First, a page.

The monthly income for close to 60 percent of the families in Mitchell’s Plain was between R60 and R100 and less than three percent of people earned between R180 and R225.
By 1978, the sales company, Mitchell’s Plain Housing Sales, was formed. By then 300 families a month were moving in. The selling prices of houses wasbetween R8 570 and R14 855 and the average monthly repayment on houses was R72. On page 18 of this edition you can read more about how the property market has developed since then.
The major portion was developed by the Cape Town City Council and a smaller portion (the Woodlands area) by the Divisional Council, which in all likelihood contributed to the popular belief that Mitchell’s Plain Primary School in Westridge, also known as Number 1, opened on October 5 1976, was the first school to be built. Highlands Primary School in Woodlands, opened on September 13 1976, and was actually the first Mitchell’s Plain school, but because it was not built on City Council land but Divisional Council land, it was not considered to be part of Mitchell’s Plain proper.
In 1980, on July 17, the railway line opened. Development of Rocklands, Lentegeur and Portland continued, while Strandfontein, Westridge and Woodlands were completed. The beginning of rented housing to the east of the railway line began in 1982.
Today, while facing many challenges, Mitchell’s Plain’s infrastructure boasts close to 70 primary and high schools, schools for pupils with special needs, early learning development centres, three railway stations, including a bustling transport interchange in a revamped central business district which includes the Town Centre, opened in 1980 with formal and informal businesses plying their trade, the Liberty Promenade and Westgate shopping malls, with several smaller shopping precincts dotted across its suburbs, three police stations – in the CBD, Lentegeur and Strandfontein – sub-council chambers, civic centres, community halls, six public libraries, clinics, a centre for the frail and aged; a private retirement complex, a psychatric hospital, which houses on its grounds a hospice as well as a rehabilitation centre, three public swimming pools, resorts at Mnandi, Blue Waters and Strandfontein Pavillion beaches, all of which enjoy Blue Flag status, Wolfgat Nature Reserve, which refers to the brown hyena or strandwolf which existed here until the 19th century. An ancient fossilised den of this species was discovered here in the 1960s and the stretch of coast was named after this discovery. The area also has many churches and mosques and many satellite government departments.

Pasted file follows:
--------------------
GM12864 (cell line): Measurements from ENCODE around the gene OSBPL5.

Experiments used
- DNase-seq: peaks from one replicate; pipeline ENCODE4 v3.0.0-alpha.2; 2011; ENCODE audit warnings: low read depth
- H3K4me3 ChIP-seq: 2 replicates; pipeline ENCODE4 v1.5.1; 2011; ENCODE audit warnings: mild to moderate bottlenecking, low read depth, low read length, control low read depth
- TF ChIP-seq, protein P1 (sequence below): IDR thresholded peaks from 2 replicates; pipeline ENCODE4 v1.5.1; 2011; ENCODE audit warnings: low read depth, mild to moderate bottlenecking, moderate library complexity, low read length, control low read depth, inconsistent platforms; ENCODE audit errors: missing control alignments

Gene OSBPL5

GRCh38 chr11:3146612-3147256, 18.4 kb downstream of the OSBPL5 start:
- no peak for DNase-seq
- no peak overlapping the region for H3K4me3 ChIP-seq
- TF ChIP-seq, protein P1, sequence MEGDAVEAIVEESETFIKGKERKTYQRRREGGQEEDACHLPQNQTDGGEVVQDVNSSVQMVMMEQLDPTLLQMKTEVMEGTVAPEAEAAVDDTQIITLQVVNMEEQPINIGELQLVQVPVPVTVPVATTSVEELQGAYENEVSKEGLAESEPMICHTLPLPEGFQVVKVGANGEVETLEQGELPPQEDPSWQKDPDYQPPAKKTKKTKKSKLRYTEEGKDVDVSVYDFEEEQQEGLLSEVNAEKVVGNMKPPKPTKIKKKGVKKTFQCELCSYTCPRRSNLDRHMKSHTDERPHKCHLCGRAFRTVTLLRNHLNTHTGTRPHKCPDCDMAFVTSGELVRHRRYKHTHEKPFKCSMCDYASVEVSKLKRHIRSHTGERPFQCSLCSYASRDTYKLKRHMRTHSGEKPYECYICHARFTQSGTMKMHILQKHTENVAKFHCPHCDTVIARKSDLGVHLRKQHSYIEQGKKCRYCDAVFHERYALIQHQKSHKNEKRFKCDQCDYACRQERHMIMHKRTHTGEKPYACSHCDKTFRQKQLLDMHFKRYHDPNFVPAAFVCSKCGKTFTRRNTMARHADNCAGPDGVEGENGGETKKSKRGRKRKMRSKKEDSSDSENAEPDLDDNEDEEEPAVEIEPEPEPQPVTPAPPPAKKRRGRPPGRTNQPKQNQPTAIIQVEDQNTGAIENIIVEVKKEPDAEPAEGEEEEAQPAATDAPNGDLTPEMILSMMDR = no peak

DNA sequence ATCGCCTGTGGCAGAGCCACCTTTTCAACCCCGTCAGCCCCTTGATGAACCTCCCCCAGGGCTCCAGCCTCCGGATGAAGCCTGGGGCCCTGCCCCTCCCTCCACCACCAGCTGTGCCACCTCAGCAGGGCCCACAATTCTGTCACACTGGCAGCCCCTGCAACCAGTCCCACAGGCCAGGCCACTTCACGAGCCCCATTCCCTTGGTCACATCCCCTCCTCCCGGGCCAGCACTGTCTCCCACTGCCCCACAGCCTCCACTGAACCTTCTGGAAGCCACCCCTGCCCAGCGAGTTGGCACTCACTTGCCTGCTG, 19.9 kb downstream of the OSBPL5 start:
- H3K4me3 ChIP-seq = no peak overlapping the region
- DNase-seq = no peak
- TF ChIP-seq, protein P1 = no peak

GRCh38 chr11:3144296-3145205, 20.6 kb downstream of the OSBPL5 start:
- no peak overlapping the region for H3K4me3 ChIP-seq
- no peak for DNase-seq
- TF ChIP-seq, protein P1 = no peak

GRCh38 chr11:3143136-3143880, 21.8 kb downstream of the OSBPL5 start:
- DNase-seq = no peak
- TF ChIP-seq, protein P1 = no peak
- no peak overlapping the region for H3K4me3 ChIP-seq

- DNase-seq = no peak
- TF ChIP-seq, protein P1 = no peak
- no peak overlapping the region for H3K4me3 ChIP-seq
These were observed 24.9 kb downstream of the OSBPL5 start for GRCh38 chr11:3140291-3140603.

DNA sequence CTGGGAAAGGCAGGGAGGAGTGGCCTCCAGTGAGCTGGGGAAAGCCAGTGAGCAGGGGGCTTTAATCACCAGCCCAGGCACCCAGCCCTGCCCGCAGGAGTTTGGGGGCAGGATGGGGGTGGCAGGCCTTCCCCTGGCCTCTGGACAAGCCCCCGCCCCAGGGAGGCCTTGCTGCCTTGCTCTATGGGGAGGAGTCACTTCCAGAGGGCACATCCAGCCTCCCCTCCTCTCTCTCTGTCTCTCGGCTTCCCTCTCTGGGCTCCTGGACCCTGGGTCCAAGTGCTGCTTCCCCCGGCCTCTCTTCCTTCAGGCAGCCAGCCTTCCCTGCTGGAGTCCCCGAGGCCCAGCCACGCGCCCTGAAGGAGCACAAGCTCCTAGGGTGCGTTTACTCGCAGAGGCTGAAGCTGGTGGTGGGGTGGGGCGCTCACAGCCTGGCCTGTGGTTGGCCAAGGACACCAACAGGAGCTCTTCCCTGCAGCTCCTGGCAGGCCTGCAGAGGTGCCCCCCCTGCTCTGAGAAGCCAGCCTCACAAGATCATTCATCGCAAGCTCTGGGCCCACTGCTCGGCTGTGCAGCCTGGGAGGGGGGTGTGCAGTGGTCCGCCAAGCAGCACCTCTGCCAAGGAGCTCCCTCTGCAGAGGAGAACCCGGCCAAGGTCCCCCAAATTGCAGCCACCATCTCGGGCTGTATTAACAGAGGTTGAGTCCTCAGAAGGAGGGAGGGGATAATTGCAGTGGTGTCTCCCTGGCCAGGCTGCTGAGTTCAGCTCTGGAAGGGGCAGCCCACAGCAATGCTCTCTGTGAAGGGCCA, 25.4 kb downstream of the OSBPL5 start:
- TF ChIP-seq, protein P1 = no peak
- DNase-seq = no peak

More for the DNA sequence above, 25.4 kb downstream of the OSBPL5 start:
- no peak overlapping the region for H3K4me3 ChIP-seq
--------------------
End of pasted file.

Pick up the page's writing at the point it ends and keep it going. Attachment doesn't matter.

But more than the houses, infrastructure and considerable feats of engineering, Mitchell’s Plain’s major achievement is in the people it produced and moulded.